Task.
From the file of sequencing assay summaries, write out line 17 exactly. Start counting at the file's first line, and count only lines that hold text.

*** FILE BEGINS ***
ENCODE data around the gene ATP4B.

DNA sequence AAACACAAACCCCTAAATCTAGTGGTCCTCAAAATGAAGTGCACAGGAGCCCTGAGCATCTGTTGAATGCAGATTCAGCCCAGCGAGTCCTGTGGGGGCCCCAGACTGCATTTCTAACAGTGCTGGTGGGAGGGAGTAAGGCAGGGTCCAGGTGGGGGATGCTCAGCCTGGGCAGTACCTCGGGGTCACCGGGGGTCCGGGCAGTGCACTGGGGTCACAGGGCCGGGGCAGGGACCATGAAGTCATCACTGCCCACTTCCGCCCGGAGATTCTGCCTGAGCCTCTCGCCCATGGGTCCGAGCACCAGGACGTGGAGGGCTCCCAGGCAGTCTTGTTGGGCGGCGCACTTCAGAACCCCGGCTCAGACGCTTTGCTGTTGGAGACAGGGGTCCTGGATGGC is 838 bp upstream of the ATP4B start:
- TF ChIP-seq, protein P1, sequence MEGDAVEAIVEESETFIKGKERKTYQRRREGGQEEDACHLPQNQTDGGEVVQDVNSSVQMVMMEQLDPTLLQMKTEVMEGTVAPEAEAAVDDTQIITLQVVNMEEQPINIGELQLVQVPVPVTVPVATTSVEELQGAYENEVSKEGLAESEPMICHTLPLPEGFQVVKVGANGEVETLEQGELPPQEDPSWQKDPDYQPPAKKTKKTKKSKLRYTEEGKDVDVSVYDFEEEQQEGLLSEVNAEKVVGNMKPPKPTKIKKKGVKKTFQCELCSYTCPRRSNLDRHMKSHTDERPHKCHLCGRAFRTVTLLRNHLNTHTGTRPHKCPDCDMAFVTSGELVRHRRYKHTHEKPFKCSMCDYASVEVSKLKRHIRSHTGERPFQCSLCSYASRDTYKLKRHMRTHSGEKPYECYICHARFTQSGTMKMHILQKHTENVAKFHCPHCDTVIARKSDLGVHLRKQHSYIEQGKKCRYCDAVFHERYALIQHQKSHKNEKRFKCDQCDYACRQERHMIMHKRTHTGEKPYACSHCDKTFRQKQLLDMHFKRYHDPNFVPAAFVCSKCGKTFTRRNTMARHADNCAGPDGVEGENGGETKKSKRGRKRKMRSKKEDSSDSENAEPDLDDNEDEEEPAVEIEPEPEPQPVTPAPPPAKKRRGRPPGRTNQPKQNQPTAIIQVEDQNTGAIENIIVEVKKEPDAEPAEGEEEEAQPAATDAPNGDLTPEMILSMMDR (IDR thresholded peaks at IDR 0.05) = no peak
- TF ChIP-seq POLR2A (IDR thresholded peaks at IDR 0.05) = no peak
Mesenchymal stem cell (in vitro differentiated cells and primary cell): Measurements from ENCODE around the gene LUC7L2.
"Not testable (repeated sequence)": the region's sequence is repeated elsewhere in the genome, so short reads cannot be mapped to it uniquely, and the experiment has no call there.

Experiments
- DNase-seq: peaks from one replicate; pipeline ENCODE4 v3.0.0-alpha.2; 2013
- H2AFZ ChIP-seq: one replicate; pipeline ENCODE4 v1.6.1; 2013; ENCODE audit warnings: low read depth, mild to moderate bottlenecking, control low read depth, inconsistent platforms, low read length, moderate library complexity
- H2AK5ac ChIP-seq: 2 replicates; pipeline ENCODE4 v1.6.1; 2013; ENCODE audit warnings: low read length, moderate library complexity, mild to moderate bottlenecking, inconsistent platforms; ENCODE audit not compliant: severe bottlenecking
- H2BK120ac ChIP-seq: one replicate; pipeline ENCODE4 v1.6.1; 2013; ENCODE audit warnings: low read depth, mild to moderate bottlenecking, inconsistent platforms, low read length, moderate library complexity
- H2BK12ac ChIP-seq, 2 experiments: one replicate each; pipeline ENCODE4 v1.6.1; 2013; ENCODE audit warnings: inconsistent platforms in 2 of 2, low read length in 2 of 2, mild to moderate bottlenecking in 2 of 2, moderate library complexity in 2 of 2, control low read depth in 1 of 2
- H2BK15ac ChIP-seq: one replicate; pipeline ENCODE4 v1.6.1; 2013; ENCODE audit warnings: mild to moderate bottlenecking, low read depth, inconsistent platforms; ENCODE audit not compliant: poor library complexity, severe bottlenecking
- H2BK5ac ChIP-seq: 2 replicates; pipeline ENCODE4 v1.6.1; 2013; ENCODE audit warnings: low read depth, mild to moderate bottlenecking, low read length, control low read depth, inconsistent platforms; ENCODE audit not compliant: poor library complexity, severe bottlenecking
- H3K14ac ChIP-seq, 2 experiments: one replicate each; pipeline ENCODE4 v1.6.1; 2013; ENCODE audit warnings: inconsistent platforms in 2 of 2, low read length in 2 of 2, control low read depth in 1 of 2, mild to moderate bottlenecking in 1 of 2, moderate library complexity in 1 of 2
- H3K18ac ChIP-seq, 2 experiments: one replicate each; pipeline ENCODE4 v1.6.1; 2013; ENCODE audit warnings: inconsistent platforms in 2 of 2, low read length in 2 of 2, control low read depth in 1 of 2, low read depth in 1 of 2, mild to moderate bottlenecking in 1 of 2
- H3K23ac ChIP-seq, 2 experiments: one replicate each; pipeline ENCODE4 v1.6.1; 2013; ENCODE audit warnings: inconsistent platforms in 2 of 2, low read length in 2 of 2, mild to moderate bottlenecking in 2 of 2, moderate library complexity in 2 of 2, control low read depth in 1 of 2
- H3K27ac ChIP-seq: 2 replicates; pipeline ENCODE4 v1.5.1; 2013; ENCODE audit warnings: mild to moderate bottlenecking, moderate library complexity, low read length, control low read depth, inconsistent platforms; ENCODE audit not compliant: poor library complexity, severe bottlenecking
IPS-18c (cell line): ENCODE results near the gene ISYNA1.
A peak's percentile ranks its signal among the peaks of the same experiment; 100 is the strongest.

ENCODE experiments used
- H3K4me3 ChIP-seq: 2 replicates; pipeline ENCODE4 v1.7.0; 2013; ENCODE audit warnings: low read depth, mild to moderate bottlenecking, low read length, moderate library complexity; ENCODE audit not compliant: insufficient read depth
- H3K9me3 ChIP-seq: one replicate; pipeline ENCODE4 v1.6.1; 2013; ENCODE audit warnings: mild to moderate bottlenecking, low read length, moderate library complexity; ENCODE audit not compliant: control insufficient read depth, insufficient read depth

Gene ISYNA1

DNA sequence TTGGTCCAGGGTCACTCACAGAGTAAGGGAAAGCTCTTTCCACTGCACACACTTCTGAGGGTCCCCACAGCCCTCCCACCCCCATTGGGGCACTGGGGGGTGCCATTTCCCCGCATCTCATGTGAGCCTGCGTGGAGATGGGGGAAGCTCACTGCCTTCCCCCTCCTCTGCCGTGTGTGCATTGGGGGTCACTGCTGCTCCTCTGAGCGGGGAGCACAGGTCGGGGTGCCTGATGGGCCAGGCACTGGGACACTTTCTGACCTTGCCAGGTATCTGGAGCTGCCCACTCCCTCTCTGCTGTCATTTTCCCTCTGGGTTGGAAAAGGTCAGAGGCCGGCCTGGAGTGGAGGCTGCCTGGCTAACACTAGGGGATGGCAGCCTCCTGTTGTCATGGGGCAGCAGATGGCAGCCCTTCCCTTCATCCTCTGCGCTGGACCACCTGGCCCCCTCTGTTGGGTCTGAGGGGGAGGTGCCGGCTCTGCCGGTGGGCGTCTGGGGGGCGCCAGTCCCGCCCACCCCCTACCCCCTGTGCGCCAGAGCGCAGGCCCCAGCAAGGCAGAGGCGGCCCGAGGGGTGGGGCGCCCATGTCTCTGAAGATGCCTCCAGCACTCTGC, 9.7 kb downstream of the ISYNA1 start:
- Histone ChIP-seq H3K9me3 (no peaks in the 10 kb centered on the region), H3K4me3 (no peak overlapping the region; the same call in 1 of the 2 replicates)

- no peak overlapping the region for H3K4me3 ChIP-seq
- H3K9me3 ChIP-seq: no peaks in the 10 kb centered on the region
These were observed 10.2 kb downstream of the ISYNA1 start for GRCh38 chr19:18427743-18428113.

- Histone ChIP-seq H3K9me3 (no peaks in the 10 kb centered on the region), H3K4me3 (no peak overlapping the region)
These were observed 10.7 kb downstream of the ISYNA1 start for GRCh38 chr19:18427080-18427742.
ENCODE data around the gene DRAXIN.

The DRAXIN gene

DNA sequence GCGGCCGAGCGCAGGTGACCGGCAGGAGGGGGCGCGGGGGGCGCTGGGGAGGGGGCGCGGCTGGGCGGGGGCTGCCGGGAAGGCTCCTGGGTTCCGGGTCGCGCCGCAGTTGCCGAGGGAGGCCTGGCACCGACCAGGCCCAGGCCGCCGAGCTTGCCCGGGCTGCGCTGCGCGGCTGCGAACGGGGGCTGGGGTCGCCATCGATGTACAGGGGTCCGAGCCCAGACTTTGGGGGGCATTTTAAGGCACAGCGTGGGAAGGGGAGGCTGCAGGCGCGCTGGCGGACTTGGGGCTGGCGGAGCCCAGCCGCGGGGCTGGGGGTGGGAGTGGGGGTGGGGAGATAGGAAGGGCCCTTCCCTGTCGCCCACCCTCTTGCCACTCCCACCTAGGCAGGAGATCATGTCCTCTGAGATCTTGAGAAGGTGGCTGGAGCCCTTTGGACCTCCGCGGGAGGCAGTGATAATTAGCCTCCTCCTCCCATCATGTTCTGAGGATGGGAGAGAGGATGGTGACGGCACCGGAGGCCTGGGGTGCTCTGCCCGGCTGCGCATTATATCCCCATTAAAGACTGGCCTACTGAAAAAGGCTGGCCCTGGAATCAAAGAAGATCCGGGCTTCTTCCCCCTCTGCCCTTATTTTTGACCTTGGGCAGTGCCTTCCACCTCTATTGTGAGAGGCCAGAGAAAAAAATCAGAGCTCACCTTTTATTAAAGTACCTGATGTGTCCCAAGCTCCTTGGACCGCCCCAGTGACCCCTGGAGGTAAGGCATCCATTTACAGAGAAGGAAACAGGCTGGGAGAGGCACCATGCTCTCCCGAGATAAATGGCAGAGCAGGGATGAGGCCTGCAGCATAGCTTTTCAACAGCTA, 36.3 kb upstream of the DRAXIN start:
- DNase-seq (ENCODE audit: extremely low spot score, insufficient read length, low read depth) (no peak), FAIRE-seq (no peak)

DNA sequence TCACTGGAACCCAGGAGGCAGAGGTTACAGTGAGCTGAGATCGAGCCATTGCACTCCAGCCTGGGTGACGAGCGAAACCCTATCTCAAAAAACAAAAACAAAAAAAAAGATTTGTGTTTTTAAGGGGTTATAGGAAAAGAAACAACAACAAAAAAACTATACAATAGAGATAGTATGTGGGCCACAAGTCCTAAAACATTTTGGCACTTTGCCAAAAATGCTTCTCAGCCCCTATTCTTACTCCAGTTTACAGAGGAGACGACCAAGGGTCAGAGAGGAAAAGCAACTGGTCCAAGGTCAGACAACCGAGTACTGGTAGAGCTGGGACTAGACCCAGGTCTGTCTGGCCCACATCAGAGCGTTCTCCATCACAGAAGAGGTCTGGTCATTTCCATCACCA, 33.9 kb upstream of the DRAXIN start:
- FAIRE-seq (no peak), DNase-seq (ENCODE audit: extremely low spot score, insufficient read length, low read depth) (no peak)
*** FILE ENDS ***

- H3K23ac ChIP-seq, 2 experiments: one replicate each; pipeline ENCODE4 v1.6.1; 2013; ENCODE audit warnings: inconsistent platforms in 2 of 2, low read length in 2 of 2, mild to moderate bottlenecking in 2 of 2, moderate library complexity in 2 of 2, control low read depth in 1 of 2